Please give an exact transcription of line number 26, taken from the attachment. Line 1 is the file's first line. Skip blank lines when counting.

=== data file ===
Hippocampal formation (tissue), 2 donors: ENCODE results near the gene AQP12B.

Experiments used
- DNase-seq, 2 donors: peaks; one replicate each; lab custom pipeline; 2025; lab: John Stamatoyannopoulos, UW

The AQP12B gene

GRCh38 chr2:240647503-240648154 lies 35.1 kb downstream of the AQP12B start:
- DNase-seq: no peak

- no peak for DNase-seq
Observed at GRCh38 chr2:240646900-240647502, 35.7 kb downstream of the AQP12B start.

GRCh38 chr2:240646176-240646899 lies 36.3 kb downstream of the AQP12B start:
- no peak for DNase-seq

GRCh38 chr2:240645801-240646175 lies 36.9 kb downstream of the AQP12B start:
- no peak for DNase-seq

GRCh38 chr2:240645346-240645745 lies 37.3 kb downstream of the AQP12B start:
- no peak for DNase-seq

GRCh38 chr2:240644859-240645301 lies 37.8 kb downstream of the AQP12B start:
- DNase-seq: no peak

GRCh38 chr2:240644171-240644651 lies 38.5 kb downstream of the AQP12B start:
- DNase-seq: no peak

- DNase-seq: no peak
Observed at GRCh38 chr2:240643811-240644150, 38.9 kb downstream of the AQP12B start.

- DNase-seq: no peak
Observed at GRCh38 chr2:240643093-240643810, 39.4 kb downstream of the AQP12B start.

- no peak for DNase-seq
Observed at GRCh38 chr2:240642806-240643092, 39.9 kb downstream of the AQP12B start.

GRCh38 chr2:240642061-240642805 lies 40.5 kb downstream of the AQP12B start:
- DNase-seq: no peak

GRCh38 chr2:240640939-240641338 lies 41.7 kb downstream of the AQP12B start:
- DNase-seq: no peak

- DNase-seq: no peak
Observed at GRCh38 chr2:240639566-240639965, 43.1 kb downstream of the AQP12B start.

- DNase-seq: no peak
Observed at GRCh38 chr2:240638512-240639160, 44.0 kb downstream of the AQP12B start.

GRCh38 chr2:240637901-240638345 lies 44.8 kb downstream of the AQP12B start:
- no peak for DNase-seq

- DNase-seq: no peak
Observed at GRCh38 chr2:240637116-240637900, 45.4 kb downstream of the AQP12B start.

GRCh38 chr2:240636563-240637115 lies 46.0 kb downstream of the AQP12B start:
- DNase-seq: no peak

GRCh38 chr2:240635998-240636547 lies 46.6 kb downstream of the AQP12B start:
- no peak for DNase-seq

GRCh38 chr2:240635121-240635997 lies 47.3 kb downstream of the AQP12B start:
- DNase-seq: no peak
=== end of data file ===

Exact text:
- DNase-seq: no peak